VOD film review: A Prayer Before Dawn
Josh Slater-Williams | On 20, Jul 2018Reading time: 3 mins
Director: Jean-Stéphane Sauvaire
Cast: Joe Cole, Pornchanok Mabklang, Panya Yimmumphai, Vithaya Pansringarm
Watch A Prayer Before Dawn online in the UK: iTunes / Virgin Movies / eir Vision Movies
A decade on from his Africa-set international breakthrough Johnny Mad Dog, Jean-Stéphane Sauvaire returns with his first theatrically released feature since. With A Prayer Before Dawn, the French director is once again telling a tale in a country not his own, but this time, it’s befitting of the story at hand, in which the central figure finds himself the one and only foreigner in a notorious Thai prison.
In 2007, Liverpudlian amateur boxer and occasional drug dealer Billy Moore was arrested in Bangkok, where he was living as an expat, for possession of methamphetamine. He was sentenced to a term in jail, where he took on kickboxing as a survival strategy in a lawless environment of violence, rape and murder, where his own drug addiction was also supported by a corrupt guard. Eventually earning the right to represent the prison in a national championship, he overcame his physical and spiritual demons. A Prayer Before Dawn is based on Moore’s memoir about his sentence.
Without the knowledge this is based on a real life experience, that synopsis might sound like something out of an early, straight-faced Jean-Claude Van Damme movie, but Sauvaire and screenwriters Jonathan Hirschbein and Nick Saltrese aren’t interested in playing up any action potential or exploitation angle for this story. Beyond simply being a drama, the closest genre it touches on is the crime film, as the various intricacies of the prison’s inner workings play a big part in the story; former cellmates threaten to kill Moore over unpaid debts, if he fails to win a match, compelling him to continue to compete, despite the diagnosed threat of a ruptured stomach as a result of his sparring and substance abuse.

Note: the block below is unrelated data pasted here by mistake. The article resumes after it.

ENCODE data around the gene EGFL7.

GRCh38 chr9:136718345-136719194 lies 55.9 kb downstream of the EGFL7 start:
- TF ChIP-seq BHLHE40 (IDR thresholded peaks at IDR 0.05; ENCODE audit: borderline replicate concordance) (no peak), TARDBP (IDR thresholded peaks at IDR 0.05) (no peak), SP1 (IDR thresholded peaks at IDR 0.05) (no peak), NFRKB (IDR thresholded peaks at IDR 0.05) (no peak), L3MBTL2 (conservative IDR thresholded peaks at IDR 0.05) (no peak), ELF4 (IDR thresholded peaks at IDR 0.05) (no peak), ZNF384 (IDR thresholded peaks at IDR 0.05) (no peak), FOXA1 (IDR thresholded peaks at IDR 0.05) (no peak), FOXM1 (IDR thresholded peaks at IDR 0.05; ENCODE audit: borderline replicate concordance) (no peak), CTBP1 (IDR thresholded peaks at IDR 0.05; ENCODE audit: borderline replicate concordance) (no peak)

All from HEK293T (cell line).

The film, too, is thankfully spare of certain unfortunate tropes that tend to characterise stories of a white Westerner trapped in a brutal, faraway place. Although most, if not all, Thai dialogue in the film goes unsubtitled on purpose – so as to put the (presumably not Thai) viewer in Moore’s shoes – there is no demonisation or ‘otherisation’ of the supporting players; any intimidating factors are down entirely to the violent masculinity at play, not due to cultural conflict. And while the setting and scenario mean A Prayer Before Dawn is a tough watch, it is also surprisingly sensual and sensitive at times, allowing Moore (played in an animalistic fashion by a terrific Joe Cole) some intimate, tender scenes with a transwoman prisoner named Fame (Pornchanok Mabklang).
Sensory immersion over a packed plot is Sauvaire’s game here, with a deliberate sketchiness to some of the storytelling that might frustrate some who don’t get on the film’s wavelength for the near two-hour runtime. Subtle physical performance gestures over layered line readings; enveloping soundscapes, by Gaspar Noé and Andrea Arnold collaborator Nicolas Becker, direct us through Moore’s state of mind instead of clearly defined plot beats. Few would accuse this film of breaking new narrative ground in the prison or boxing movie genres, but as a stripped back, visceral, unwavering variation in terms of atmosphere, there is a lot to set it apart as a competitor in the ring.
A Prayer Before Dawn is available in UK cinemas and on VOD.